What does Climbing have to do with Cancer?
Did you know that climbing has tremendous potential health benefits? Not only does climbing require a combination of core, upper and lower body strength, it requires endurance, balance and flexibility. And it is infinitely easier to climb if you have an ideal body weight.
The will to rise above the constant downward pull of gravity is increasingly being found to be a part of a healthy lifestyle that may help you overcome two of the biggest threats to longevity, heart disease and cancer.
Wellness and Cancer Prevention
There is accumulating evidence that the diet we choose and the degree we exercise may be responsible for nearly 1/2 of all cancers in the United States! That is an amazing fact that is both scary and reassuring. Scary, because most people don’t know that diet and exercise play such a big role in cancer prevention. If you ask people what is the best way to prevent heart disease, most people can tell you diet and exercise, but to find out those same factors can prevent the two leading causes of death in the US. But also reassuring because by eating well, exercising and maintaining a healthy body weight, you can lower your chance of getting cancer!
Risk Factors for Kidney Cancer
There are 5 well documented risks for developing Renal Cell Kidney Cancer in multiple studies from around the world. They are very likely to increase your risk of kidney cancer: (1,2)
- High Blood Pressure
- Obesity (accounts for 30-40% of new kidney cancer cases)
- Male gender (males twice as likely as females)
- Strong Family history (this accounts for only 2-4% of kidney cancers
There have been other risk factors that are associated with increased risk of kidney cancer in some studies, but not in others. These are less certain risk factors but include:
- Lack of exercise
- Charred or Grilled Meats and preserved meats
- NSAIDS (Such as Ibuprofen, Naproxen etc)
- Acquired cystic renal disease (in patients on dialysis)
- Eating few fruits and vegetables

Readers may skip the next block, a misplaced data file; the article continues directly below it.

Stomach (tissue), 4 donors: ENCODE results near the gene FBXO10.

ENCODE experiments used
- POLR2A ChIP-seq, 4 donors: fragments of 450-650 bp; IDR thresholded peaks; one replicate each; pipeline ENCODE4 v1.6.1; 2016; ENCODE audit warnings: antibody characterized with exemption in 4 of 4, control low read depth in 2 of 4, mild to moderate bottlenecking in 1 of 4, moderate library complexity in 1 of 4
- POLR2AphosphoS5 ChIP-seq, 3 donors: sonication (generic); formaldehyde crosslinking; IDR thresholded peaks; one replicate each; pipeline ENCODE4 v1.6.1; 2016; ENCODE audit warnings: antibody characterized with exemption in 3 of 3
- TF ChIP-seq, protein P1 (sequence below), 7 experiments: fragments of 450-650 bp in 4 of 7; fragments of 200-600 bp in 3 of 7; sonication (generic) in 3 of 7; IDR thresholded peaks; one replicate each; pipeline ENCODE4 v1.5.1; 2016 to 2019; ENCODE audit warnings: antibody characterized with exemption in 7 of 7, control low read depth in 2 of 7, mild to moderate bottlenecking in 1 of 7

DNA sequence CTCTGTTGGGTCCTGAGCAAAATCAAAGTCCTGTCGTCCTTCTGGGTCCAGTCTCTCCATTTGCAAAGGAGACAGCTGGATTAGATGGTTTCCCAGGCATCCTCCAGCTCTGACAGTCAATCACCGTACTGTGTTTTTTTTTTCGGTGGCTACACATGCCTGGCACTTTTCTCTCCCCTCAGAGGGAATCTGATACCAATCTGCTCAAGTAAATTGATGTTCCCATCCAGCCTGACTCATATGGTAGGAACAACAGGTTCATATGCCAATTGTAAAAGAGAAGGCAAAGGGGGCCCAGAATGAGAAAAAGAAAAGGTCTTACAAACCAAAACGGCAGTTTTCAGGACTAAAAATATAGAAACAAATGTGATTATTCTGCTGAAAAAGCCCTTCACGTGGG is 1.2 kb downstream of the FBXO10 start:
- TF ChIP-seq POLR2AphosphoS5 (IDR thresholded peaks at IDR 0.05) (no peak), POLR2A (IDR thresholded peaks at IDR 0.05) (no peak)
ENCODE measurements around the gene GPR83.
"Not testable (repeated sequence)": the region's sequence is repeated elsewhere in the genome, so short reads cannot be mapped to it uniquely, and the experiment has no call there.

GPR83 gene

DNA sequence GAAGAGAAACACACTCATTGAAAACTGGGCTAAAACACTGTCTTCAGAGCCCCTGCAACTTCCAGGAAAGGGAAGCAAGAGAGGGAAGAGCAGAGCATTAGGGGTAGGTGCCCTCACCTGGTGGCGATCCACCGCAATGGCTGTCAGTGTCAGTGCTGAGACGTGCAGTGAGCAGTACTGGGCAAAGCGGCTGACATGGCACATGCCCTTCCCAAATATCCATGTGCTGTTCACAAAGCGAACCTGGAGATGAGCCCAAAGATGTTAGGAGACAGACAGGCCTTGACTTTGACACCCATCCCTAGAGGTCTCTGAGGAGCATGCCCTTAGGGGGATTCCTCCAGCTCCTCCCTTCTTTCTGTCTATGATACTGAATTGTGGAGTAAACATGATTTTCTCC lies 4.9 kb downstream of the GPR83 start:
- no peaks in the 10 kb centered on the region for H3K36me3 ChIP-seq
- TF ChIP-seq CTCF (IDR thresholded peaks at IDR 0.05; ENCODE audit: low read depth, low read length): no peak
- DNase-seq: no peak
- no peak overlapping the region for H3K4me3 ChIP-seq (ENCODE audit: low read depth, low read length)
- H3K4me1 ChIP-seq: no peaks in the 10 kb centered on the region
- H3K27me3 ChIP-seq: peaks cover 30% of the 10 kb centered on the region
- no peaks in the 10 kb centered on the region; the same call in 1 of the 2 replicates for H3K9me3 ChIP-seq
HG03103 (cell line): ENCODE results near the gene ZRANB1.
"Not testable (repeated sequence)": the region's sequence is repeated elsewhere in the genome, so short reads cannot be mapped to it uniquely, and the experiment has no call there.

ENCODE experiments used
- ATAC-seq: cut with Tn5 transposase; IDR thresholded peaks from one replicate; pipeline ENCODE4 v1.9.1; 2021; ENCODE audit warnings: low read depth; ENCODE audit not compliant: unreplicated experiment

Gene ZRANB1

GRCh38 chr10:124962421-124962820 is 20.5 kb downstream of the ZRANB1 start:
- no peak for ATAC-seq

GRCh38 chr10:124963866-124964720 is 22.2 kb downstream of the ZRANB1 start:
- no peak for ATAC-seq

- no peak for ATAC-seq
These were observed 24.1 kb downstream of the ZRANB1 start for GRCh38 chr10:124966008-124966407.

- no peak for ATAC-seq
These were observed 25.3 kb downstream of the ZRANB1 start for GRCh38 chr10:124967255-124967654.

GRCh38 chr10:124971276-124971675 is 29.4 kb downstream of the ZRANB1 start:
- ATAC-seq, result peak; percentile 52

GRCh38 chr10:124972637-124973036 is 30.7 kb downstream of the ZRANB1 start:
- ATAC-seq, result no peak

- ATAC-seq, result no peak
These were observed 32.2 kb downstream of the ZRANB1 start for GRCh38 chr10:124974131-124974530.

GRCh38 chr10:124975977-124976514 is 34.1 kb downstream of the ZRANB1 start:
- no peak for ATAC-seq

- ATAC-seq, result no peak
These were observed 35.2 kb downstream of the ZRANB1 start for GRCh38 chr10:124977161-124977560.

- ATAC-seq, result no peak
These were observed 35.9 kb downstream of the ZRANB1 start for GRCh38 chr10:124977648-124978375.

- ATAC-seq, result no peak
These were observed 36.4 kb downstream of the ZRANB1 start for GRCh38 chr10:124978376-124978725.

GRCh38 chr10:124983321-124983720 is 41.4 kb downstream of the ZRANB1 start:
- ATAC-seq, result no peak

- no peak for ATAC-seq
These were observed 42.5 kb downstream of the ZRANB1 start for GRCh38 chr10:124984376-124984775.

Exercise and Prevention
Here are some results from a recent study finding in 1.4 million people, those who exercised in their free time had a significantly lower risk of getting 13 different kinds of cancer, including Kidney Cancer! Therefore climbing and living a healthy lifestyle could literally save your life! (reference 3)
Diet and Prevention
A recent meta-analysis showed that for every serving of vegetables a day, you can lower your risk of kidney cancer by about 10%. That means that if you eat the recommended 5-7 servings, you can lower your risk by as much as 50-70%! (reference 4 below)
Cigarette smoking is a significant risk factor for developing kidney cancer. A couple of the known carcinogens that are found in cigarettes and can mutate human DNA are N-nitro compounds (nitrosamines, nitroamides etc.) and heterocyclic amines (HCAs). With a damaged blueprint for making new cells, when it is time for the cell to copy itself, it may make a copy that no longer follows normal cell rules and behaves badly. This is one of the models for how cancer starts. These ‘rogue’ copies, then grow all over their neighbors and start stealing the body’s resources. Why would anyone smoke knowing they are filling their lungs and blood stream with these DNA damaging agents?
The good news is that smoking rates are declining in the US, the bad news is that kidney cancer rates are rising. Why? One possible explanation is that there is another environmental source of nitrosamines, nitroamides and heterocyclic amines: MEAT.
Grilled, preserved and charred meats are full of the carcinogenic compounds called nitroamines, nitroamides and HCAs. In fact a hot dog has the same level of nitroamides as 4 cigarettes! Furthermore many studies, including a meta-anlysis demonstrate that people who eat more meat have a higher risk of kidney cancer (reference 5).
When you sum it all up, the answer is clear, eating well (fruits, whole grains and vegetables and little to no meat), exercising (climbing) and not smoking, you can lower your risk of kidney cancer by nearly 60-70%!
1. Chow, W., Dong, L., & Devesa, S. (2010). Epidemiology and risk factors for kidney cancer. Nature Reviews Urology, 7(5), 245–257. https://doi.org/10.1038/nrurol.2010.46.Epidemiology
2. Ljungberg, B., Campbell, S. C., Cho, H. Y., Jacqmin, D., Lee, J. E., Weikert, S., & Kiemeney, L. A. (2011). The epidemiology of renal cell carcinoma. European Urology, 60(4), 615–621. https://doi.org/10.1016/j.eururo.2011.06.049
3. Moore SC, Lee I-M, Weiderpass E, et al: Association of Leisure-Time Physical Activity With Risk of 26 Types of Cancer in 1.44 Million Adults. JAMA Intern. Med. 2016; 176: 816–25. Available at: http://www.ncbi.nlm.nih.gov/pubmed/27183032.
4. Zhang S, Jia Z, Yan Z, et al: Consumption of fruits and vegetables and risk of renal cell carcinoma : a meta-analysis of observational studies. 2017; 8: 27892–27903
5. Zhang, S., Wang, Q., & He, J. (2015). Intake of red and processed meat and risk of renal cell carcinoma: a meta-analysis of observational studies. Oncotarget, 8(44), 77942–77956. https://doi.org/10.18632/oncotarget.18549